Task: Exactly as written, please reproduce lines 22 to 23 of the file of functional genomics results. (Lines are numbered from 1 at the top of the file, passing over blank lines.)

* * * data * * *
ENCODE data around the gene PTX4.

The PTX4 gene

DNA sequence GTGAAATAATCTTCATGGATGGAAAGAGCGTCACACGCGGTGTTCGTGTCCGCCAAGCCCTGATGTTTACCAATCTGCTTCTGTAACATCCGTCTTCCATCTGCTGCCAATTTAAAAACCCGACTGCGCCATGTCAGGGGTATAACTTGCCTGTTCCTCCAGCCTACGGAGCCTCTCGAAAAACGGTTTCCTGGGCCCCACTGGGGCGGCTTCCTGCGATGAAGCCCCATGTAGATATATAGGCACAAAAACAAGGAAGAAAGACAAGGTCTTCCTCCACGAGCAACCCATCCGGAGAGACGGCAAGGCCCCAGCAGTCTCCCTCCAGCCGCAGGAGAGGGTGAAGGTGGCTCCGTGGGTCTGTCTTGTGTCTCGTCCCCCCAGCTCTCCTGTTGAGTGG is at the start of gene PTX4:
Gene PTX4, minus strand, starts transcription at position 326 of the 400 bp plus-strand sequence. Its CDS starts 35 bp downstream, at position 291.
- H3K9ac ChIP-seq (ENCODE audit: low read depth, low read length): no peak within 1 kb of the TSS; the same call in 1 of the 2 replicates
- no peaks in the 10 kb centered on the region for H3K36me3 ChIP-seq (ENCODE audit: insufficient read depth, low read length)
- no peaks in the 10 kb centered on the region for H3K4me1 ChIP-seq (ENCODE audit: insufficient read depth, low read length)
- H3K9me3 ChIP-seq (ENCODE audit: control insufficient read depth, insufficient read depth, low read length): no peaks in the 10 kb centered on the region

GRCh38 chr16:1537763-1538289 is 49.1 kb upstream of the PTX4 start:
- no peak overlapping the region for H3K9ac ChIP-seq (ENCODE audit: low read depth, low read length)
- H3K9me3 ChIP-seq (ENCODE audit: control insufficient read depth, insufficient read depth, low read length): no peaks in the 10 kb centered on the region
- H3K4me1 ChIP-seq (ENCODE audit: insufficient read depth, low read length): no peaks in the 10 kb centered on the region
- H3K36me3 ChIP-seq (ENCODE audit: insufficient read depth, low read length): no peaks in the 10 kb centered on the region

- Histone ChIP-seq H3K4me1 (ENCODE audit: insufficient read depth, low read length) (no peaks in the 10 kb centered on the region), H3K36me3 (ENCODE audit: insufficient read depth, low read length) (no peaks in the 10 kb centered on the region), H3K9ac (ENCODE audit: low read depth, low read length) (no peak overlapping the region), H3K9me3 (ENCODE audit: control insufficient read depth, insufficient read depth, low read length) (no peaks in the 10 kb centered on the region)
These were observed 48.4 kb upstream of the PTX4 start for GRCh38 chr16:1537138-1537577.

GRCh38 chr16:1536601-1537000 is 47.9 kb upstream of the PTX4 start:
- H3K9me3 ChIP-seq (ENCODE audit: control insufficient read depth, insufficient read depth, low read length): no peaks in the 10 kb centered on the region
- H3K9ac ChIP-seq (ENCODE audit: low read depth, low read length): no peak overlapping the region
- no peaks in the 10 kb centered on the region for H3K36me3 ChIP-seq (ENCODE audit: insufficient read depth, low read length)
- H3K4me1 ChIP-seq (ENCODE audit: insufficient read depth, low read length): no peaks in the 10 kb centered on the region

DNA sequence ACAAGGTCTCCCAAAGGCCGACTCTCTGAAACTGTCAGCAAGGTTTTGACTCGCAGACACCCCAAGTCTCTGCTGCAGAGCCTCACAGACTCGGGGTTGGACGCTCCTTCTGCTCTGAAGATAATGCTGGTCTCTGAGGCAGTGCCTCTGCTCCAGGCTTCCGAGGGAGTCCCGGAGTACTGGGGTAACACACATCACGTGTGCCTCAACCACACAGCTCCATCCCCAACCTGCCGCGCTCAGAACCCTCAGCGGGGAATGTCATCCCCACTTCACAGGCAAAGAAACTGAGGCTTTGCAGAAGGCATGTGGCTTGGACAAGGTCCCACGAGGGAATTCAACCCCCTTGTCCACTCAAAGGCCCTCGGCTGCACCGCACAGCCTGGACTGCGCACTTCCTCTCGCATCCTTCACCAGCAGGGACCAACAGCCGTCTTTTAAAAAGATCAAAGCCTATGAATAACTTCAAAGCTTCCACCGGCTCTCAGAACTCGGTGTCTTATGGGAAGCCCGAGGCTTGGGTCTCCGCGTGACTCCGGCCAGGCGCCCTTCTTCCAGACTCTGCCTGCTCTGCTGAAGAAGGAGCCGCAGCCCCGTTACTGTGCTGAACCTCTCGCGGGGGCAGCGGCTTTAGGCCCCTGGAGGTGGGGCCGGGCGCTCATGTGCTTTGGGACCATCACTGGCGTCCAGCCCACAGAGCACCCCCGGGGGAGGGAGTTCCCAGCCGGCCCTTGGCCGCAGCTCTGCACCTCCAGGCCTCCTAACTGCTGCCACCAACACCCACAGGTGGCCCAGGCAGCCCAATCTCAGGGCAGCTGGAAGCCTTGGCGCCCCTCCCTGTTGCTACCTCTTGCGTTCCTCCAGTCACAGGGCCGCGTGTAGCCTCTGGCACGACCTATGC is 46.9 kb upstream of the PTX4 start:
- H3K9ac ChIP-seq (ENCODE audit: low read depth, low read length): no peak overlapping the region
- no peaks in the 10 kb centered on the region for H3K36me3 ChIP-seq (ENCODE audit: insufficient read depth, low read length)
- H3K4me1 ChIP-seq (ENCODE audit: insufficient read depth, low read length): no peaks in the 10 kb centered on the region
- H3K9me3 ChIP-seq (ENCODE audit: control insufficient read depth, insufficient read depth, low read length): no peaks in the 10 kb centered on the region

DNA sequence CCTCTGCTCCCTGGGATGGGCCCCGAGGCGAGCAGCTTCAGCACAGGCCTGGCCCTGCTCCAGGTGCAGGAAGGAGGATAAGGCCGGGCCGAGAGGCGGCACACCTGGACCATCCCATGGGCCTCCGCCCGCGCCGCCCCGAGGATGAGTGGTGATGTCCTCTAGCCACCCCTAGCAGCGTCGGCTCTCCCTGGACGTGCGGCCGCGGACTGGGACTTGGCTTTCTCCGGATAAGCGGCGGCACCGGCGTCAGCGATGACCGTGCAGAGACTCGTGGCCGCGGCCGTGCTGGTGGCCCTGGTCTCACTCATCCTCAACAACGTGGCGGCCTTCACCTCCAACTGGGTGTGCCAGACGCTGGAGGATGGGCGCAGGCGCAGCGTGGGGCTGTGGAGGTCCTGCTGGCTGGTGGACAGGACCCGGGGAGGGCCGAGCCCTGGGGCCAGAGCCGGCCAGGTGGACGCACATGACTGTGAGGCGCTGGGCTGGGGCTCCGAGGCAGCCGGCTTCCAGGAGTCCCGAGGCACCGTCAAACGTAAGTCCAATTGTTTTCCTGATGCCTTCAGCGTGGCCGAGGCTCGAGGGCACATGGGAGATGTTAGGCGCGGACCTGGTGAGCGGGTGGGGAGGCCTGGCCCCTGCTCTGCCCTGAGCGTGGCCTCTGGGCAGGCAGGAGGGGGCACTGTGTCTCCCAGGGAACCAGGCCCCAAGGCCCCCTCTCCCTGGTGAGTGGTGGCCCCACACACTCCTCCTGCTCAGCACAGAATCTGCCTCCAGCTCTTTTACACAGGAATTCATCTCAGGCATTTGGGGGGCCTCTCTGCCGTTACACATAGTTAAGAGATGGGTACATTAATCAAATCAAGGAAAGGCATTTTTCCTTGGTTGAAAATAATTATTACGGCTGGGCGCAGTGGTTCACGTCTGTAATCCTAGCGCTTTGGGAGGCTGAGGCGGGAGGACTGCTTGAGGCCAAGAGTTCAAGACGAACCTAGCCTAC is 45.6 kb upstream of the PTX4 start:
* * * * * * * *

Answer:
- H3K9ac ChIP-seq (ENCODE audit: low read depth, low read length): no peak overlapping the region
- no peaks in the 10 kb centered on the region for H3K36me3 ChIP-seq (ENCODE audit: insufficient read depth, low read length)